I often get requests to do different types of photography sessions …. everything from family sessions, to graduations, weddings, and commercial contracts. On occasion I will agree to those types of gigs because I’m really happy any time I have a camera in my hand. One of the best things about the craft of photography is that you can never, ever achieve perfection. Every click of the shutter is a learning experience and a bit of variety is good for my inquisitive mind.
So what is it that calls me to photograph pets above all else? While all animals are ridiculously cute, they make me smile, and dog slobber is always an approved wardrobe accessory, several of my most recent sessions have involved senior dogs and the people who love them.
Spending nearly 30 years …WOW, I’m feeling old! … in the animal sheltering field, my daily life was mostly comprised of broken relationships between animals and their people. To be sure, animal shelters provide many vital life-saving programs to the community. Shelters may count (temporarily) lost or misplaced pets among its residents. Shelters also educate the community about proper pet care. Some offer low-cost veterinary services, pet food pantries for low income residents, and nearly all offer second-chance adoption opportunities …but many animals enter the sheltering system simply because the bond between pet and owner is broken or failed to thrive at its inception.
My recent portrait sessions with senior dogs and the people who cherish them might be just what I needed at this point in my life. I’ve hung out with sweet Ella, a gorgeous 11 year-old husky shepherd mix. There was also Lizzie, an 8 year-old border collie, and her dog brother, Winston, a 10 year-old sheltie who has advanced renal (kidney) disease.
During one recent session, I was fortunate to spend time with Arlee, a 10-ish year-old shelter-adopted Brittany spaniel, her best pal, Rocky, and their dog mom, Steph. When we have a senior session, we always go at their pace. There’s no rushing or hurrying, and we take breaks as needed. In this case, we made extra accommodations for Rocky, a petite little Chihuahua fellow.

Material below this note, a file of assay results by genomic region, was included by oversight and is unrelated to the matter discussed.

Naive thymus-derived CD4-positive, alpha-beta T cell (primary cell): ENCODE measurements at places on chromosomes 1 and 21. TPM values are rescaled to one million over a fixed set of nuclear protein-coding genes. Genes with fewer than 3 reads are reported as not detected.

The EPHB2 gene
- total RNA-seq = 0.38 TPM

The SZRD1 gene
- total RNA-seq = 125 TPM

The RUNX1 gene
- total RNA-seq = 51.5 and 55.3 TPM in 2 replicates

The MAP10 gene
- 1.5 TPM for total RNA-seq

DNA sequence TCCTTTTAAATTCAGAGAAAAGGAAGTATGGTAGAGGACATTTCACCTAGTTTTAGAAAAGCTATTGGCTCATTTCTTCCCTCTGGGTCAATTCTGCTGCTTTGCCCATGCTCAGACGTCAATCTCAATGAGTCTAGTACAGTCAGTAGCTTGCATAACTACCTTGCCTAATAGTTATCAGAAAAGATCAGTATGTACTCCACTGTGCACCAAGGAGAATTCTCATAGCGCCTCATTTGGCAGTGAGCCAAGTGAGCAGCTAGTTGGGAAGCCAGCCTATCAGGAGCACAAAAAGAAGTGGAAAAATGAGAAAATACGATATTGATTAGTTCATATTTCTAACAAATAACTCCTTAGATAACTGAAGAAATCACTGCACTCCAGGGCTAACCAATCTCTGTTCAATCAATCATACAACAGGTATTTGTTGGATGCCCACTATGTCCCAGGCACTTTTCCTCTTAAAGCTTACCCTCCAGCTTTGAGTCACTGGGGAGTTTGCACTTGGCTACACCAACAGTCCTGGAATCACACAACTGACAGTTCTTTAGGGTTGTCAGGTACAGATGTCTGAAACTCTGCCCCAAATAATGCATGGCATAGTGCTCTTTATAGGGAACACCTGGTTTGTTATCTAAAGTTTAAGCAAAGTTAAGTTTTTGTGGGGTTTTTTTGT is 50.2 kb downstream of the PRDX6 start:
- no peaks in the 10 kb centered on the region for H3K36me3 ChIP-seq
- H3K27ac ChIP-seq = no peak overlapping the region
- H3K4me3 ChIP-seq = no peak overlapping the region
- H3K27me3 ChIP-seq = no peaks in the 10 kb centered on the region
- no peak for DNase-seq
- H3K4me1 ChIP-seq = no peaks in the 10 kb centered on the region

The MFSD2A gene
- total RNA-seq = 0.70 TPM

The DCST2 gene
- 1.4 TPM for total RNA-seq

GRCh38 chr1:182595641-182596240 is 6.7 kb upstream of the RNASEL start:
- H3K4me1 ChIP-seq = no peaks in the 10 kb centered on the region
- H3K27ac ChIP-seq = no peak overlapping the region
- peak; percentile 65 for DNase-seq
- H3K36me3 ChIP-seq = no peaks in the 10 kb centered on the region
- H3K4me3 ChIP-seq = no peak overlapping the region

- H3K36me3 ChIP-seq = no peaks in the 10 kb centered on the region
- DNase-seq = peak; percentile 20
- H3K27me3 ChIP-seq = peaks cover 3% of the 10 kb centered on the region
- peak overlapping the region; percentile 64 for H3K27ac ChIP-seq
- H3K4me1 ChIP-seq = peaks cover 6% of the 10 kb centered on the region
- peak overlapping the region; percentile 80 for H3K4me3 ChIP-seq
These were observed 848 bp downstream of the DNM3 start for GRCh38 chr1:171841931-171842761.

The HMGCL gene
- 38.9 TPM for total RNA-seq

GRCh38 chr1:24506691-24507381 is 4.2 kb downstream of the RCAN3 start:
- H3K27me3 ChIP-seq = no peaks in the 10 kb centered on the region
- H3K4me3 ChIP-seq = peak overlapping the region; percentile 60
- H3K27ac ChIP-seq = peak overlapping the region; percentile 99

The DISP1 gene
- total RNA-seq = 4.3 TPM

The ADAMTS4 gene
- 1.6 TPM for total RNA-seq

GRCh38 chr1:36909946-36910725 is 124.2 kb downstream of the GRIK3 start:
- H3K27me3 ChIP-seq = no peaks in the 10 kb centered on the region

Rocky has been with his owner since he was 4 weeks of age. Traveling from Washington state with his human as a youngster, he’s been in Norfolk for the remainder of his 16 years. He’s withered, he’s hunched over, and he clearly loves his human mom more than anything in the world. The bond between them was so incredibly special. Their love for one another reminded me of what caring for a pet over their entire life looks like. It’s the most beautiful “picture” in the world.
Being immersed in broken relationships nearly every day of your existence can easily color your view that this is the way the world works. I’m grateful that my forage into full-time photography has been accompanied by a renewed and refreshing view that there are many more families devoted to their furry friends than the sadness of the relationships that never had the chance to blossom. For the love of all old dogs, and cats, and every other beloved pet out there, and the humans that adore them…thank you for your lifelong devotion to one other, even when the twilight years can come with added expenses, special accommodations, and a bittersweet daily existence. It does this gal’s heart a lot of good, and it’s just what I needed too.